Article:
Information Security & Privacy Regulatory Compliance:
First, if you’re reading this, let
me say “thank you.” I run into so many high tech firms that have not
even considered information security, until it is too late that is.
It’s enough to make a grown man cry. Or write an article about it!
Second, let me assure you that there
is a structure that is measurable and concrete and
that can provide your firm a measure of protection vastly superior
to the current method of applying whatever security add-ons vendors
choose to provide.
If you are in high tech, then you
have one advantage: the levels of regulations that bind you are
significantly less than those that bind financial sector or defense
contractors. However, this can also be a weakness. If you do not
have the time, resources or discipline to apply information security
(or as we say, “infosec”) standards at your firm, there will be no
one around to force you to do so.
Here are just a
few examples of high tech firms that failed to adhere to the rules
of information security until it was too late.
In an example of malicious intent, an
engineer at one company opened up an FTP port and throttled it
to send just a few packets per second out to his home computer.
The engineer’s intention in taking the project information was
to use it to secure a future position in the event he was laid
off or fired.
malicious intent is hardly the only concern;
In a case of
accidental leakage, an employee was practicing building a
website for a company Intranet. The employee took his laptop
home and accidentally left the website software on. You can
imagine the consternation when the company’s largest customer
called them and asked why they were leaving sensitive
information (provided to them by this of their largest customer)
exposed to the Internet. In this case, the company simply felt
it didn’t have the resources to have pilot machines to test new
software. Sound familiar?
As a final
example I leave you with the nightmare of a lost laptop or even
simply a sensitive report left at a restaurant or inexplicitly
All of these
breaches cost the companies money. As much as a $1000 an hour until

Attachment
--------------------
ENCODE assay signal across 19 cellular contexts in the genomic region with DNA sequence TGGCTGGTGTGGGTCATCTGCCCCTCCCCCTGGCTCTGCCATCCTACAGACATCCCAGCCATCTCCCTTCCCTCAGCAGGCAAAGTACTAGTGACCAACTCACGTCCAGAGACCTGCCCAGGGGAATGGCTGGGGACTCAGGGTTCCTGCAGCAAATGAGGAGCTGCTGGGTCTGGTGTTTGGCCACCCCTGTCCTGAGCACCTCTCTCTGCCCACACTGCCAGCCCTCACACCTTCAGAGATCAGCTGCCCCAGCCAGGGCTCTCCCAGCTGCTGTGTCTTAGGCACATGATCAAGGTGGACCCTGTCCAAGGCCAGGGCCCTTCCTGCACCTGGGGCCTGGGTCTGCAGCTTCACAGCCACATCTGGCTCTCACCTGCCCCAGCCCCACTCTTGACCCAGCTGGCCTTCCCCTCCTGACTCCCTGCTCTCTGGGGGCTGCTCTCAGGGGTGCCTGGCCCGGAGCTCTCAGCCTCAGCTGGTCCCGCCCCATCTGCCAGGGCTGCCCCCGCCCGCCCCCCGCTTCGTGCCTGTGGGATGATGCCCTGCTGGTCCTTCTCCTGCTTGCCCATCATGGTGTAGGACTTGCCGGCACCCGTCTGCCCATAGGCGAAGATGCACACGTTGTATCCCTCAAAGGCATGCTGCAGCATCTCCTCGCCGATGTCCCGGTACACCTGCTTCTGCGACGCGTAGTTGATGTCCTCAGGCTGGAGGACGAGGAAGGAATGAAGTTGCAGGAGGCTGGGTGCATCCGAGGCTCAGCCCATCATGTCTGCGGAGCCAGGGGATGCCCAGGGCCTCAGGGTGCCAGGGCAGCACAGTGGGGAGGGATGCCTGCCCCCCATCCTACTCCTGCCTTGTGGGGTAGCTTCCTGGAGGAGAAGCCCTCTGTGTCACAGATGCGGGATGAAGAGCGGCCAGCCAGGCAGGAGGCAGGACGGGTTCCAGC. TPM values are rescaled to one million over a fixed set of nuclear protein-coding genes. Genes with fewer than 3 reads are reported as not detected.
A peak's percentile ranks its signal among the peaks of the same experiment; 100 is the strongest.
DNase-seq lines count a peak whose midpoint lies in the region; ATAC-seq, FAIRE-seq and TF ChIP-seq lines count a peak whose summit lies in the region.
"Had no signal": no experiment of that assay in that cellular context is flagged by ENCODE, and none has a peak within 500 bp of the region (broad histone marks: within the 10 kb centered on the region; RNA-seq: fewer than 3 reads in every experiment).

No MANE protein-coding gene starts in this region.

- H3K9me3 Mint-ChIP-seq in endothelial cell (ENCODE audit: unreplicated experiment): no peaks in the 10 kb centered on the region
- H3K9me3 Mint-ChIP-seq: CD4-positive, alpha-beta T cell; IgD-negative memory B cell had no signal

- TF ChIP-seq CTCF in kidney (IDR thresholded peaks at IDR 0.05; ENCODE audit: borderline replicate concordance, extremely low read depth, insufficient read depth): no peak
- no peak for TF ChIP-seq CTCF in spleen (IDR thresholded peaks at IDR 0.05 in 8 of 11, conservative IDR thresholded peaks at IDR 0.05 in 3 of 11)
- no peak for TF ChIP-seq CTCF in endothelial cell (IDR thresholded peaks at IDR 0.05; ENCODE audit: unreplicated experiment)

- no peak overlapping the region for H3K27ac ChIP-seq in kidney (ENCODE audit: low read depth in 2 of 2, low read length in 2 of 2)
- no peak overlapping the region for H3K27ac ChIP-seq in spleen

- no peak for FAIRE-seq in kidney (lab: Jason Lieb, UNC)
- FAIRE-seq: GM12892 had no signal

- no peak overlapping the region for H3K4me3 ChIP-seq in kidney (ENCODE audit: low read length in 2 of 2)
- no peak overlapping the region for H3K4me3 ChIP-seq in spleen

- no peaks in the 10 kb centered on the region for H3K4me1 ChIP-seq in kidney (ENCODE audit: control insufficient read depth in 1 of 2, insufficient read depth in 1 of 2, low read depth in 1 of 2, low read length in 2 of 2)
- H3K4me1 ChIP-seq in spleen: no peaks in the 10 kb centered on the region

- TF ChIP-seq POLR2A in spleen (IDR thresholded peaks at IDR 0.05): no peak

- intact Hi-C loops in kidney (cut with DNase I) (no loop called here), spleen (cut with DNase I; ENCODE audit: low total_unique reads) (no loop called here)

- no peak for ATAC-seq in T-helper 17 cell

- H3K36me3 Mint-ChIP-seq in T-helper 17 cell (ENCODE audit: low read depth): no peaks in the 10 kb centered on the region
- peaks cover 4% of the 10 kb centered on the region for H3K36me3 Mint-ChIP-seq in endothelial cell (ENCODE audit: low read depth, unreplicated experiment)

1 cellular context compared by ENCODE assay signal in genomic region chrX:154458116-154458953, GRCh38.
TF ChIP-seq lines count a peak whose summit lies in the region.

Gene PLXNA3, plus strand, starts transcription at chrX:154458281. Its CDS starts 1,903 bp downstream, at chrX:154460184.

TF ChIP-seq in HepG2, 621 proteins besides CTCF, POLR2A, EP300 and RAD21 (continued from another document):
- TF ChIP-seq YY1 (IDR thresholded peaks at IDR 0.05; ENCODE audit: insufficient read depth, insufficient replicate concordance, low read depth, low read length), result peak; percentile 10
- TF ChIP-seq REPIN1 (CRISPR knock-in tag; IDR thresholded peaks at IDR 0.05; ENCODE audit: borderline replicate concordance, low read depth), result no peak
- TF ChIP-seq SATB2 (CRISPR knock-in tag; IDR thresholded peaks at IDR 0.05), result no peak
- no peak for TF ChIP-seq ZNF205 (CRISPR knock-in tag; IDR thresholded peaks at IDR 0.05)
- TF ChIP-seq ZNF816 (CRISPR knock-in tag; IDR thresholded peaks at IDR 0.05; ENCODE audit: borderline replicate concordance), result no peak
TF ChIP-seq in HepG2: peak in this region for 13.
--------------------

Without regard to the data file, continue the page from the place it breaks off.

the security incident is investigated and resolved. In addition,
there is always the time and business opportunities lost when senior
management has to become involved in security breaches. Invariably
these breaches cost many more thousands of dollars (sometimes
hundreds of thousands) in lost revenue and research and development
costs than the sometimes simple measures that might have prevented
You would not give your latest design to your competitor--why make
it easy for them to data mine it or have it “accidentally” turn up
at their firm? Ethical questions aside, it is your
responsibility to secure your company’s intellectual property.
So, being a responsible C-level manager, what tools are at your
First, understand that you are not a security expert.
If the answer to the question of “who is your firm’s information
security officer?” is you or the CEO, CFO, CIO or COO, then you are
already on the wrong track!
Your company needs to charter a security department dedicated to
information security. If your company is too small to have a CSO
(chief security officer) at least have an Information Security
Officer (ISO). The role of the ISO has a myriad of essential duties
so there is no fear that you would be hiring “deadwood.”
Some examples of what an ISO does are:
information security risk assessment process|
incident response process|
security awareness process|
Participate in (or manage) the business continuity process|
cyber-crime relationships with FBI and local authorities
information security program |
regular reporting to senior management and the board of
There is a standard for security put out by the ISO (International
Standards Organization). This standard (known as 27001) provides
guidance and delineates each aspect of a successful information
security program. If your firm is not doing something to comply
with the ISO 27001 standard, you should have a very good reason for
why it is not doing so. As with all standards, not everything has to
be followed (as least if you’re not regulated) but you should know
what the compensating controls are so that you can ensure they are
summary, if you are a high tech firm, you still have a high infosec
risk, and you reduce that risk by setting aside the resources
necessary to build an effective information security program.
Failure to take these actions can result in the loss of a few
thousand dollars or even the loss of jobs, and in this day and age
that kind of lack of due diligence is simply not acceptable. The
threat is there, and the tools to combat the threat are also
available. All it takes is the corporate will to do all that is
necessary and reasonable to prevent the kind of information security
incidents that occur every day in every industry, to the detriment
to companies and individuals alike.
By John Barchie,
John Barchie Biography
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